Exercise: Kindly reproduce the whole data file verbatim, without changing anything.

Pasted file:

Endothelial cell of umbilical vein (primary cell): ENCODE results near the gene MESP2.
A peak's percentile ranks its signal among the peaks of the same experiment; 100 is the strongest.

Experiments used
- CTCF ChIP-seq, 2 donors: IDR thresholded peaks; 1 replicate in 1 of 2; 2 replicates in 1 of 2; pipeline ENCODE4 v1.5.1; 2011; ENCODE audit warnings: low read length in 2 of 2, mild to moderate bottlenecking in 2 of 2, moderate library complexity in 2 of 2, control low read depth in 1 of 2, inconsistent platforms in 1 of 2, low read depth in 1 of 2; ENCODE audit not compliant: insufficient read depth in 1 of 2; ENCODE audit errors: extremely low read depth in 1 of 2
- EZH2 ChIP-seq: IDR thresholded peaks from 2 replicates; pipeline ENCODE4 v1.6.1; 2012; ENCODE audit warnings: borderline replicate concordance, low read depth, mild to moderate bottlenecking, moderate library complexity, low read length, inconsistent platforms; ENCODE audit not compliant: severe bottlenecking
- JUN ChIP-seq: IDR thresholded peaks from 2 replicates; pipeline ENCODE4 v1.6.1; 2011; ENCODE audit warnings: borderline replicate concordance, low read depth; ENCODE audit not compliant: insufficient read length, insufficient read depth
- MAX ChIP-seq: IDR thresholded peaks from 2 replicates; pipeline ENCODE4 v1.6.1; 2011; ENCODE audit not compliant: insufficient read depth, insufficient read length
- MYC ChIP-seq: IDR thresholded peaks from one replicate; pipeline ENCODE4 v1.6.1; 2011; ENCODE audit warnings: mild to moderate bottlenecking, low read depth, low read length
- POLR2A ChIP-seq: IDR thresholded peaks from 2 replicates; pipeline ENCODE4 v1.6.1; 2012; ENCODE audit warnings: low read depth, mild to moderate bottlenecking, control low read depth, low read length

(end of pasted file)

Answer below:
Endothelial cell of umbilical vein (primary cell): ENCODE results near the gene MESP2.
A peak's percentile ranks its signal among the peaks of the same experiment; 100 is the strongest.

Experiments used
- CTCF ChIP-seq, 2 donors: IDR thresholded peaks; 1 replicate in 1 of 2; 2 replicates in 1 of 2; pipeline ENCODE4 v1.5.1; 2011; ENCODE audit warnings: low read length in 2 of 2, mild to moderate bottlenecking in 2 of 2, moderate library complexity in 2 of 2, control low read depth in 1 of 2, inconsistent platforms in 1 of 2, low read depth in 1 of 2; ENCODE audit not compliant: insufficient read depth in 1 of 2; ENCODE audit errors: extremely low read depth in 1 of 2
- EZH2 ChIP-seq: IDR thresholded peaks from 2 replicates; pipeline ENCODE4 v1.6.1; 2012; ENCODE audit warnings: borderline replicate concordance, low read depth, mild to moderate bottlenecking, moderate library complexity, low read length, inconsistent platforms; ENCODE audit not compliant: severe bottlenecking
- JUN ChIP-seq: IDR thresholded peaks from 2 replicates; pipeline ENCODE4 v1.6.1; 2011; ENCODE audit warnings: borderline replicate concordance, low read depth; ENCODE audit not compliant: insufficient read length, insufficient read depth
- MAX ChIP-seq: IDR thresholded peaks from 2 replicates; pipeline ENCODE4 v1.6.1; 2011; ENCODE audit not compliant: insufficient read depth, insufficient read length
- MYC ChIP-seq: IDR thresholded peaks from one replicate; pipeline ENCODE4 v1.6.1; 2011; ENCODE audit warnings: mild to moderate bottlenecking, low read depth, low read length
- POLR2A ChIP-seq: IDR thresholded peaks from 2 replicates; pipeline ENCODE4 v1.6.1; 2012; ENCODE audit warnings: low read depth, mild to moderate bottlenecking, control low read depth, low read length